Some of my earliest memories of school include singing songs and using chants to remember what I was learning. (A is for Apple, A, A, A is still imprinted on my mind!). Songs are a wonderful way to help students understand and remember different learning topics - so where can we find them and how can we used them in the classroom?
Luckily for us, we live in the time of the internet and YouTube! This allows us almost instant access to some amazing educational songs which we can play right to our classes. One of my favourite bands for educational songs is They Might Be Giants. They have a couple of educational albums including Here Comes the ABCs and Here Comes the 123s, but the one I've used the most is Here Comes Science - I have a strange love for their Solid Liquid Gas song!
Schoolhouse Rock is a classic example of educational songs for a reason - even outside of the United States it's likely that you've heard at least some of their songs. These songs were originally created when an advertising executive realised that his son could remember all the lyrics to songs even though he was having trouble remembering multiplication tables. There's lots of songs available covering a range of topics - in English, Mathematics, Science and Social Studies.
There are also a really wide range of teacher and student created educational songs! Some educators and classes have been incredibly creative with how they've explored a topic and they've been kind enough to share their creations with the internet.
But how can we use educational songs in the classroom?
1. Introduce New Topics and Gain Interest
Songs can be a wonderful way to introduce a new topic to a class. It may be directly connected to the topic you're going to be covering (like the Solid Liquid Gas song when you're about to explore solids, liquids and gases) or it might be indirectly connected (like protest songs when you're covering the Vietnam War and reactions to it). Students can just listen to the song, watch a music video or examine the lyrics. They may note new vocabulary, discuss what they think they're going to learn, or make connections to topics they've already covered or knowledge they already have.
2. Reinforce Facts, Events or Processes
Once students have been introduced to new topics or ideas, songs can assist in reinforcing them. This can be particularly useful for things which need to be memorised, like mathematical facts or formulas or historical dates. It may also offer an alternative way of looking at a topic - something which can be very useful for some students who are having difficulty with the way the material has been covered.
3. Prompt Questioning and Further Exploration
While songs can definitely tell a story or provide information, their structure and length - and the fact that many are written for entertainment - means that inevitably parts are left out. This is great for us as teachers though, because we can use songs to prompt further questioning and exploration - did George Washington and Alexander Hamilton really have a close working relationship like they did in Hamilton? Why did Constantinople become Istanbul? What is the story told in From Little Things Big Things Grow?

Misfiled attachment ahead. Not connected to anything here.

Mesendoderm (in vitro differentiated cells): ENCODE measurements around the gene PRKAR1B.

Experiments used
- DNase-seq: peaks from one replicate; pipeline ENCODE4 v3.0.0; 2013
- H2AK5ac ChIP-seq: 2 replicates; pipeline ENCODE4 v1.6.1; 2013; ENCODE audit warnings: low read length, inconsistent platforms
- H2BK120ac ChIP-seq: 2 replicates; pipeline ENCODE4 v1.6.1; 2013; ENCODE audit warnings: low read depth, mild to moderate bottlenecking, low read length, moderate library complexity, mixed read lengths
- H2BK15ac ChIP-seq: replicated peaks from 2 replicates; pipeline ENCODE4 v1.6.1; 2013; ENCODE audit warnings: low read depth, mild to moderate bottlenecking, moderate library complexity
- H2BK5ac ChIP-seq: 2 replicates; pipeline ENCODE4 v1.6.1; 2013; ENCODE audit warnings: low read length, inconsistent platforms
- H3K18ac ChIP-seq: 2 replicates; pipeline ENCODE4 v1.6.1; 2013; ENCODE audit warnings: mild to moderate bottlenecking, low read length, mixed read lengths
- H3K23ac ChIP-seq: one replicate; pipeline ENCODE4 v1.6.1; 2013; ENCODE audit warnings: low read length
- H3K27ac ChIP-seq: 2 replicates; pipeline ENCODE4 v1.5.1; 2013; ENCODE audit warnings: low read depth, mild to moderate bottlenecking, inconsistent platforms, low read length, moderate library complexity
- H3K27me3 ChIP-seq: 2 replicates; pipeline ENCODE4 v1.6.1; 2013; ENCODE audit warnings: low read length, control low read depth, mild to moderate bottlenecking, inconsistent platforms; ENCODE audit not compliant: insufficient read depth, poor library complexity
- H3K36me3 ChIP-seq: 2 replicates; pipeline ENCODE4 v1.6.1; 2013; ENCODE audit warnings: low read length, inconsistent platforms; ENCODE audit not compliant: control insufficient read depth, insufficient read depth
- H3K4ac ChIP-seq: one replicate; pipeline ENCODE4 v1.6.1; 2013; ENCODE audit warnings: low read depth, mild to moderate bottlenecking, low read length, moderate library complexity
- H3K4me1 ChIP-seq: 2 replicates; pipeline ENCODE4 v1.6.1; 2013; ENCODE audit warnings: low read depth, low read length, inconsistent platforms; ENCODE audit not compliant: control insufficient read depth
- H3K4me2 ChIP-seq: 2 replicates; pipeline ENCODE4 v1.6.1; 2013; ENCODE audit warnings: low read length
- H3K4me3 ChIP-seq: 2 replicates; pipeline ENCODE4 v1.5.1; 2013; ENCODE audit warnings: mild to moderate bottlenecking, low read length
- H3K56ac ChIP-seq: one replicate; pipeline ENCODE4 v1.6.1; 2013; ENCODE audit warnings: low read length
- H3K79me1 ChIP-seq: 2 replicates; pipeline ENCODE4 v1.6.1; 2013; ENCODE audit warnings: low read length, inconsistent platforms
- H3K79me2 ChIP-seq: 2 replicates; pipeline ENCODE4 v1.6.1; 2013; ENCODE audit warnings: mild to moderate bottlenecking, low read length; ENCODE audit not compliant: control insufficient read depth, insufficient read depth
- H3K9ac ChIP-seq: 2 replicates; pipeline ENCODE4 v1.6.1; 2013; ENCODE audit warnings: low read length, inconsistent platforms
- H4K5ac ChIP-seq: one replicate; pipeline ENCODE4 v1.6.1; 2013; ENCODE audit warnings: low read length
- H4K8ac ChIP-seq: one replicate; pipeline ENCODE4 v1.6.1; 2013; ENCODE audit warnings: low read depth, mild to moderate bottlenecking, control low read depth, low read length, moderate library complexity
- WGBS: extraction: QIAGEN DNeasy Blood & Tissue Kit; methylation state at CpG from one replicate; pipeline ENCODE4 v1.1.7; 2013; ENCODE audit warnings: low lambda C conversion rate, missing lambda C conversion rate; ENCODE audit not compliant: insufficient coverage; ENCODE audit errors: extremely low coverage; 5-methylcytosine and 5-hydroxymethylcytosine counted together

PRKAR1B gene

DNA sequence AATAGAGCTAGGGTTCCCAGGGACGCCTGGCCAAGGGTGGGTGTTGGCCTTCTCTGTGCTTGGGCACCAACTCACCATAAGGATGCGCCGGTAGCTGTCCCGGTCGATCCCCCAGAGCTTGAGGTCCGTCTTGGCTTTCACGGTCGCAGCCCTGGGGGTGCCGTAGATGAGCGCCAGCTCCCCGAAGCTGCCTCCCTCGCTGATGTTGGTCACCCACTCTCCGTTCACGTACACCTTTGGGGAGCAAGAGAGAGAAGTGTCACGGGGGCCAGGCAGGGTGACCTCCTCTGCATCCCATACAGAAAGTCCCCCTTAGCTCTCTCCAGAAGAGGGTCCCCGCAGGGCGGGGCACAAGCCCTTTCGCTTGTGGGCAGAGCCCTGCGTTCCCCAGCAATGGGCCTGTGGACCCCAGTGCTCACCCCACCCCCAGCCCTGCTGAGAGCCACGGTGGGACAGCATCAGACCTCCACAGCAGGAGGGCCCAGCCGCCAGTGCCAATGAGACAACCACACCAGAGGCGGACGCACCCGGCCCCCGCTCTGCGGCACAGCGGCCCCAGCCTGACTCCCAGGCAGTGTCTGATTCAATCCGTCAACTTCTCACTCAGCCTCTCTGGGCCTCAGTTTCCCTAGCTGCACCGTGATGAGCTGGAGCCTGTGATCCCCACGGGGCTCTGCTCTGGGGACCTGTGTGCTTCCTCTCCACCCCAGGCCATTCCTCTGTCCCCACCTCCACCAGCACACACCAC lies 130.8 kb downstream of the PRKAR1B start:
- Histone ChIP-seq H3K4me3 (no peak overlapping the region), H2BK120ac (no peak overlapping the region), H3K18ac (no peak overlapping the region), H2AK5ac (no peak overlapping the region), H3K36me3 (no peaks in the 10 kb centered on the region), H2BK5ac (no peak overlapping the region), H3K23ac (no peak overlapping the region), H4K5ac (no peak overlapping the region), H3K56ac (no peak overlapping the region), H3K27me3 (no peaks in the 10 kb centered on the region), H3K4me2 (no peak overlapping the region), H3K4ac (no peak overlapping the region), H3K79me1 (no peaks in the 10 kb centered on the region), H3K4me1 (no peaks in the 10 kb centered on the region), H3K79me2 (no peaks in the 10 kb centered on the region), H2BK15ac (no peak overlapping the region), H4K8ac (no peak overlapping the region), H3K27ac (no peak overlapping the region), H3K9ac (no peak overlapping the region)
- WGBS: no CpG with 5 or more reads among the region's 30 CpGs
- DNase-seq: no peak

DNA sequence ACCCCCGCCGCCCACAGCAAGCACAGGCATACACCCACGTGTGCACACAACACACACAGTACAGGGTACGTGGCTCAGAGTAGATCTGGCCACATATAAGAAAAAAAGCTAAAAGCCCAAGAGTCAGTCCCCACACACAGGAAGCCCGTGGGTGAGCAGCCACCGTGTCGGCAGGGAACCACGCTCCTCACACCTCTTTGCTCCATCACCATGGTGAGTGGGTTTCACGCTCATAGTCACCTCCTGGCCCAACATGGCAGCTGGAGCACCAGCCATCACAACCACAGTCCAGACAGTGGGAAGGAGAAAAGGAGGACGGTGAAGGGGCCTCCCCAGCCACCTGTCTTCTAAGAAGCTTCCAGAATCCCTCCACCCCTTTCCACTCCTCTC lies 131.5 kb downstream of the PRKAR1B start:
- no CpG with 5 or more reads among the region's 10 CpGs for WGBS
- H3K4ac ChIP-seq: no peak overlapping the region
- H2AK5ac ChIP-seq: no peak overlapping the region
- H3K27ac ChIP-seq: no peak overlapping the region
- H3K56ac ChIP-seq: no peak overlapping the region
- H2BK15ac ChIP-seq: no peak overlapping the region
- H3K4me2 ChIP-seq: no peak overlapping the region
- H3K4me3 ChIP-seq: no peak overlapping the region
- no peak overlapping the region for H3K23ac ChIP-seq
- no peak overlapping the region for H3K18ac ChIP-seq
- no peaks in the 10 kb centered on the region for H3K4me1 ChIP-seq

Students can brainstorm these questions while listening to the songs, annotate on the lyrics of the songs or use a display board to add questions to as they learn more about the song and the events or ideas it describes.
4. Create Your Own Songs
Can't find a good song for the topic you're covering? Then write your own (or ask your students to write one for you!)
Creating a song for your students, or having your class work together or in small groups to write songs can help to refine the topic you're teaching and really concentrate on what's important. Students need to show a really good understanding of the topic to create effective songs and the process can be a great way of clarifying and assessing what they know.
Lots of teacher and student created songs begin as parodies of well known songs - this can make life much easier because you're not having to come up with the music or the rhythm of the songs - you're just fitting words into an already created structure. Some students (and teachers!) however, may enjoy the creative freedom of coming up with a brand new song.
Whether you're just listening, taking an in-depth look at educational songs as part of your teaching or planning on becoming the next Schoolhouse Rock, educational songs are a great way of adding interest and memorability to your lessons. It's definitely worth trying to fit them into a lesson where you can.
Want to use educational song in Australian Government assessment? The Year 6 Creating Laws in Australia Assessment resource includes an educational song writing assessment task - perfect for any class examining how laws are made.